The Vietnam war affected the United States tremendously! Considering the war was so lengthy, they suffered many, many casualties to the point where they could not keep track of who the deceased bodies were. According to the reading, 47,415 people died due to battle and 10,785 died of other causes (26.16). The war cost the nation $173 billion (26.4.3). This war lasted through five presidencies and really had a significant impact on America.
Individual views of the Vietnam war were easily formed based on the role of the media. Americans watched the war from home while sitting in the comfort of their own living room which deeply influenced their feelings towards the war. The news would show photos of civilians suffering in Vietnam that were taken by photographers that went overseas. The media had the ability to show these images and express them in a way that showed an altered meaning than what the photographer intended (Images of History 26.2). Famous celebrities even joined in on press coverage which undoubtedly help shape the public’s opinion.
Additionally, American protesters also had formed their opinion and organized a peace movement in opposition of the war. Public opinion polls showed that from 1965-1973 most Americans disliked the war but also disliked the peace movement (26.3). It was the “silent” few that believed America did the right thing, approximately 40% of the population (26.4.1). However, some American’s claimed that it was an unjust draft for middle-class boys that could afford college which also further lead to protests. Draft cards were burned in attempt to end the war. Unfortunately, some protests turned deadly such as the Kent State University when the National Guardsman open fired on students rallying, shooting nine people total and killing four. They claimed it was an act of self defense but the four people that were killed, were simply innocent bystanders that could not have harmed guards with anything less than a pebble (26.4.2).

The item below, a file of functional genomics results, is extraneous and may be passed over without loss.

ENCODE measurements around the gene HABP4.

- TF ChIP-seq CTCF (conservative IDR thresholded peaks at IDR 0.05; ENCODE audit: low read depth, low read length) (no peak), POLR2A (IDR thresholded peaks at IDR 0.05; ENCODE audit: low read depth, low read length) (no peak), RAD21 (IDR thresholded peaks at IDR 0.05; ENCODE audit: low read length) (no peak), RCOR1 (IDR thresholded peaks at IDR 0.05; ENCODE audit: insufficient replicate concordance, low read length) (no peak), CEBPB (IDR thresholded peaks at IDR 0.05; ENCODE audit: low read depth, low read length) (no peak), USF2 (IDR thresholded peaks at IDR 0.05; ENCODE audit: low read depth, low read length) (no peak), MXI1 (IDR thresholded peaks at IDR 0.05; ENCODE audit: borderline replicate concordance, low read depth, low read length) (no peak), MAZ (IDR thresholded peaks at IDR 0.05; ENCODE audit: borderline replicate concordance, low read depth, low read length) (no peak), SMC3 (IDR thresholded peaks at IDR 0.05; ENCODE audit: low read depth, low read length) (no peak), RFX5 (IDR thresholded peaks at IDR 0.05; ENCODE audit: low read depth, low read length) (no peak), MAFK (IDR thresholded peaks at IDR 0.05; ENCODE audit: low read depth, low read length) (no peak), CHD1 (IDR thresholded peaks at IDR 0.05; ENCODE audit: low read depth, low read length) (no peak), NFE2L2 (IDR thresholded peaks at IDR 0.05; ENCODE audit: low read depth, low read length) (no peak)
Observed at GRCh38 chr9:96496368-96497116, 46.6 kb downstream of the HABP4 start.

Throughout the five presidents that served terms during the Vietnam war, Johnson was the most aggressive and really pushed for America to do whatever it took to win the war. The largest search-and-destroy mission was implemented by Johnson which altered the public’s view of him. The My Lai massacre had American’s questioning the mission in Vietnam which further pushed for ending the war and finding peace (26.3.2). It was not until Nixon came into office that there was legitimate hope at the war ending. Although he promised it would end, it continued to go on for four more years until the 1973 peace treaty was implemented and American troops were sent home.
Keene, Jennifer D. Visions of America: A History of the United States. 3rd ed., vol. 2, Pearson, 2017.